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Google's Privacy Excuse Algorithm Team - a Satire

Memo: To All Google Spokespeople

From: Brandi Sparkles & the Privacy Excuse Algorithm Team (PEAT)

RE: The New Google Public Line on FTC/State/EU Privacy Investigations

Google has changed the company's public line concerning our inadvertent, unintentional, un-anticipatable, accidental, unexpected, unwitting, un-premeditated, unconscious, and totally innocent bypassing of Apple Safari browser's privacy protections, which was first reported by the Wall Street Journal February 19th, and which is now being investigated by the FTC, State Attorneys General, and the EU per the WSJ today.

Initially, Google said: "The Journal mischaracterizes what happened and why. We used known Safari functionality to provide features that signed-in Google users had enabled. It's important to stress that these advertising cookies do not collect personal information."

Upon advice of our attorneys -- who informed us that the crux of Google's potential legal and financial penalty liability stems from whether or not Google's actions were intentional or willful -- we now fully, totally, completely, absolutely, and with-every-fiber-of-our-body, retract, repudiate, rescind, revoke and recant our original media statement because it dripped with intent and willfulness.

Our new statement previewed today in the WSJ: "We will of course cooperate with any officials who have questions, but it's important to remember that we didn't anticipate this would happen, and we have been removing these advertising cookies from Safari browsers," is now the operative Google public statement going forward.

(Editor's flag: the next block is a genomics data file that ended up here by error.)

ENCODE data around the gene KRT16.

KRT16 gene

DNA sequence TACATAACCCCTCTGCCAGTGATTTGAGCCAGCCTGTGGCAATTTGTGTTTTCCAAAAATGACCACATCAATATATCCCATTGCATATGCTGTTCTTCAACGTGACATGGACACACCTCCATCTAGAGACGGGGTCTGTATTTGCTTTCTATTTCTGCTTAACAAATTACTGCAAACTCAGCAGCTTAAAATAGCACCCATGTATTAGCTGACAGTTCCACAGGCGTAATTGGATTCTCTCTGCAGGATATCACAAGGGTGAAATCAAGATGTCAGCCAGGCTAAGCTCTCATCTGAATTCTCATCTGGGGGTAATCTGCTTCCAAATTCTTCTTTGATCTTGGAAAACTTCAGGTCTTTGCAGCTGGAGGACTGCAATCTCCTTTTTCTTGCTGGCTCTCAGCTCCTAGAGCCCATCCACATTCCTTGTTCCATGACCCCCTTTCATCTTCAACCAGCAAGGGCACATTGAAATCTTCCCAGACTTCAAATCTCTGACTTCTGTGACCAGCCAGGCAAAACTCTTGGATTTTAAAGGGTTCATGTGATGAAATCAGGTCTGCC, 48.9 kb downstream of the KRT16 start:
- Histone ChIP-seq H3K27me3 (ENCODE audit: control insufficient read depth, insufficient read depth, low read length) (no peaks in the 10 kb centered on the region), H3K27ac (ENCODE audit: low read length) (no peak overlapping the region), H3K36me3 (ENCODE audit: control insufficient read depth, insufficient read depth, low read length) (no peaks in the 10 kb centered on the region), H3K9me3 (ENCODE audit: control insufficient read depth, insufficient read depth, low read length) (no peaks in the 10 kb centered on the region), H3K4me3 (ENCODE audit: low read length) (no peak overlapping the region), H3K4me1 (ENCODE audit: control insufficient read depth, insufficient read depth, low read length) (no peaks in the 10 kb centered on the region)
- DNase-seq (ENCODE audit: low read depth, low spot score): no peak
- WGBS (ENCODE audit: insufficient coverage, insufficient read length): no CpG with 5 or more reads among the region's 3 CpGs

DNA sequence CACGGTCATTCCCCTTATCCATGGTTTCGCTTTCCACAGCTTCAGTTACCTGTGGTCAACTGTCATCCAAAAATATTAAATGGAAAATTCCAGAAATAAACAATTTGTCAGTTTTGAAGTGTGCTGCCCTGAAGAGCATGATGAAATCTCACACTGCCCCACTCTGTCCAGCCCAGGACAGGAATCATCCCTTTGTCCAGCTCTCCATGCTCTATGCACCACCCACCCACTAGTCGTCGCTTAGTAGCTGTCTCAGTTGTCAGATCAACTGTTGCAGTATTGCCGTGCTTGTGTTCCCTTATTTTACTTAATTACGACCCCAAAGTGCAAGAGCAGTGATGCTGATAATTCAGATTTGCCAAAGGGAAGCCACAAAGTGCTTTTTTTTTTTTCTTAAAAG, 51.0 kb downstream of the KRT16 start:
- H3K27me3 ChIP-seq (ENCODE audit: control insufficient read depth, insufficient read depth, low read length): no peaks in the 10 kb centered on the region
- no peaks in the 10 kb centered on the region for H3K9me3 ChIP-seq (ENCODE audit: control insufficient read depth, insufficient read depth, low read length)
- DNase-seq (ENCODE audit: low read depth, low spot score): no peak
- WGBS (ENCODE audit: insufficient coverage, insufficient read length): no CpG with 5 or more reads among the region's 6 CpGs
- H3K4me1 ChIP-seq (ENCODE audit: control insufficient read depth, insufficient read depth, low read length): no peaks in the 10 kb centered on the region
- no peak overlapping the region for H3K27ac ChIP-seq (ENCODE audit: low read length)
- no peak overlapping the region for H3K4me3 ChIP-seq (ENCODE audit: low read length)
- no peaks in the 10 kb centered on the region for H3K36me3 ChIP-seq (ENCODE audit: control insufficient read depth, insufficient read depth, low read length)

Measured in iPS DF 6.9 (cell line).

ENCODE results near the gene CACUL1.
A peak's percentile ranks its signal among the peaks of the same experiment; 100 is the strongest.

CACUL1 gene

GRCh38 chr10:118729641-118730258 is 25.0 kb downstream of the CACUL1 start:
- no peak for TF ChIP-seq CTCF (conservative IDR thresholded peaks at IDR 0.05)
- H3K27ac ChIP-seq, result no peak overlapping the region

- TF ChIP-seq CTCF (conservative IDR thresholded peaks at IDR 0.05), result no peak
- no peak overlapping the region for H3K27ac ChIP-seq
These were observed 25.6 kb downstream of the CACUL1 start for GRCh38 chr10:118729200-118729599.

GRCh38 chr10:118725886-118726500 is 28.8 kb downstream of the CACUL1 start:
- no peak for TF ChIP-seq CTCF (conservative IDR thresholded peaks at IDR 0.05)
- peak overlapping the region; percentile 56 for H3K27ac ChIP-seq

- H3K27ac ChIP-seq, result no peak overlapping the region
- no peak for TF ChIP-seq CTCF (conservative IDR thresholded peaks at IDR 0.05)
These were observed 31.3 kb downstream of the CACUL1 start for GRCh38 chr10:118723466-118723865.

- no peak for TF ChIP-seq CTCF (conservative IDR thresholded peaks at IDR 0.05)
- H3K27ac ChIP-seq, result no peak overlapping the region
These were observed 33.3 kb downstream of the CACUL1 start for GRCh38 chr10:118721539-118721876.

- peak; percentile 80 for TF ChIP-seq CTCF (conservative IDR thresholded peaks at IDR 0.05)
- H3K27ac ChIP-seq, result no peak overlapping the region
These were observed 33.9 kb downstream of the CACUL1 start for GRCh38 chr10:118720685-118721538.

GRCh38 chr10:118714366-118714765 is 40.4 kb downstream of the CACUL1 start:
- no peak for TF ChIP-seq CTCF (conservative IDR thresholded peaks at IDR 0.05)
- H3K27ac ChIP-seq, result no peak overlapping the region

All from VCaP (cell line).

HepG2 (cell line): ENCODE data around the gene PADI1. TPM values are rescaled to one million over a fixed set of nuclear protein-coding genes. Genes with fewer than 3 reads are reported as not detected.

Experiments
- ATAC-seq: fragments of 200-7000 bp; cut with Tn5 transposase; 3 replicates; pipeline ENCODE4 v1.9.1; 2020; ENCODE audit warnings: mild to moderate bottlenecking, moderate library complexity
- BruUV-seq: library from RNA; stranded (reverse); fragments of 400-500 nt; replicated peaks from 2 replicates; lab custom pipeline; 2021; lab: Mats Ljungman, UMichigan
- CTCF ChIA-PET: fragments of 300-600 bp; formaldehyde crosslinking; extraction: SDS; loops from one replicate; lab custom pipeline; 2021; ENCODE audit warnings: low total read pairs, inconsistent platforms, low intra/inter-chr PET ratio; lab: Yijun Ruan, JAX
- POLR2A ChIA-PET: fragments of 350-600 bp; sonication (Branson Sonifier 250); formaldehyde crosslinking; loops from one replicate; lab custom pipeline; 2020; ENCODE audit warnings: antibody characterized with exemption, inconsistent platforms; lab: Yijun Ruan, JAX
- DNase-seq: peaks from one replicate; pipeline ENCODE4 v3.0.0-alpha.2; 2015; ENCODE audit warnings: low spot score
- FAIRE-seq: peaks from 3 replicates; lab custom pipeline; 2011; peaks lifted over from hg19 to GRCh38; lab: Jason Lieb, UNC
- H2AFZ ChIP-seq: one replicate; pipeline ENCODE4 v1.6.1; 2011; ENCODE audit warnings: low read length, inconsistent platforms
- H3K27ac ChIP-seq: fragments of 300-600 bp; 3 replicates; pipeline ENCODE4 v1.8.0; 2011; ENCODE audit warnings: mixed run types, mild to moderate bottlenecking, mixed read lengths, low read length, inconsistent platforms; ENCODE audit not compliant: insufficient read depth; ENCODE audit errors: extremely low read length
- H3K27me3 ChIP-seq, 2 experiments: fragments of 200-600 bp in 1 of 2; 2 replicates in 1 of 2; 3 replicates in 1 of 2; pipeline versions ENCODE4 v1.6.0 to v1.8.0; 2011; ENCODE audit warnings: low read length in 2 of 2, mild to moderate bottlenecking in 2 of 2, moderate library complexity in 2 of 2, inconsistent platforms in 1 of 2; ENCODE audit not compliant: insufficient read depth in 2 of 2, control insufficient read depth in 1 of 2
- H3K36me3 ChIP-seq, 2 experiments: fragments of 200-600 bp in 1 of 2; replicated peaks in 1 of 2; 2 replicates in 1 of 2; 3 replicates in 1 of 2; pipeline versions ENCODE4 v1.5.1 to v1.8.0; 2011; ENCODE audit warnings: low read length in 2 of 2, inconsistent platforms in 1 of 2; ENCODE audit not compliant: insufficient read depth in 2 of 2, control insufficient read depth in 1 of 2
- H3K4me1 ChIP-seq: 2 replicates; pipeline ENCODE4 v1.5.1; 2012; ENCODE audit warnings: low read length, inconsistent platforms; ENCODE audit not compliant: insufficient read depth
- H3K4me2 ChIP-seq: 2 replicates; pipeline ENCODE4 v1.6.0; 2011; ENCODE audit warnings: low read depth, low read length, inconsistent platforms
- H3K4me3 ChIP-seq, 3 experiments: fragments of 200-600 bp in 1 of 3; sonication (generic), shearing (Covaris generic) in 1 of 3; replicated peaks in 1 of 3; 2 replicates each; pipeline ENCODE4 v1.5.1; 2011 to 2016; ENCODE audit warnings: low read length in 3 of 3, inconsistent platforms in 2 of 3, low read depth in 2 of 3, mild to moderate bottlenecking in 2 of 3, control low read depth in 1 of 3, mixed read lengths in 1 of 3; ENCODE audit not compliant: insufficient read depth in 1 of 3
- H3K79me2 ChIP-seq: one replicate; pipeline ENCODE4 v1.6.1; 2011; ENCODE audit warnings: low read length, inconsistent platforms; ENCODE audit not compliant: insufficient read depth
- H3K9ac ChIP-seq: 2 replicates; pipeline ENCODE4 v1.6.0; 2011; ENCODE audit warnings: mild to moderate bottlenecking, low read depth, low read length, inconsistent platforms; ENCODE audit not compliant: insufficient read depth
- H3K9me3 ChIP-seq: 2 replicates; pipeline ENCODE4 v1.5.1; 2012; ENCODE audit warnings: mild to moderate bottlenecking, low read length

Suggested answers to possible media questions:

Question: Didn't Google's original public statement suggest that the "bypassing of privacy settings" was intentional in order "to provide features that signed-in Google users had enabled?"

Answer: There was zero, nada, zip, zilch, no intent on Google's part, in the code that was specially written by Google engineers to bypass Apple's Safari browser privacy protections to enable Google+ buttons. We are profoundly sorry, that the original Google statement was a mistake, the result of one lone low-level Google PR staffer that did not know what they were talking about. And no, we will not be publicly disclosing that person's name, because Google takes the privacy of its own people very seriously.

Question: Does the fact that Google CEO Larry Page tied all employees' bonuses to the success of Google+, and this incident was to enable Google+ functionality throughout Apple's walled garden, suggest the possibility of any intent or willfulness on the part of Google or the Google employees involved?

Answer: Absolutely not. Google's well known motto is "Don't be Evil" and our first principle is "Focus on the user and all else will follow." At Google our aspiration is only "to make the world a better place."

Question: Why does Google seem to have so many privacy scandals?

Answer: Next question please.

Question: Wasn't the FTC-Google-Buzz privacy enforcement decree, which required Google to adopt a "comprehensive privacy program" with privacy by design built in from the bottom up, supposed to prevent privacy violations like the Wall Street Journal investigation alleges?

Answer: In our hearts we have abided by the agreement with the FTC. Our Chief Business Officer, Nikesh Aurora, has long said about the culture of accountability at Google: "We try not to have too many controls. People will do things that they think are in the interests of the company. We want them to understand the values of the firm, and interpret them for themselves."

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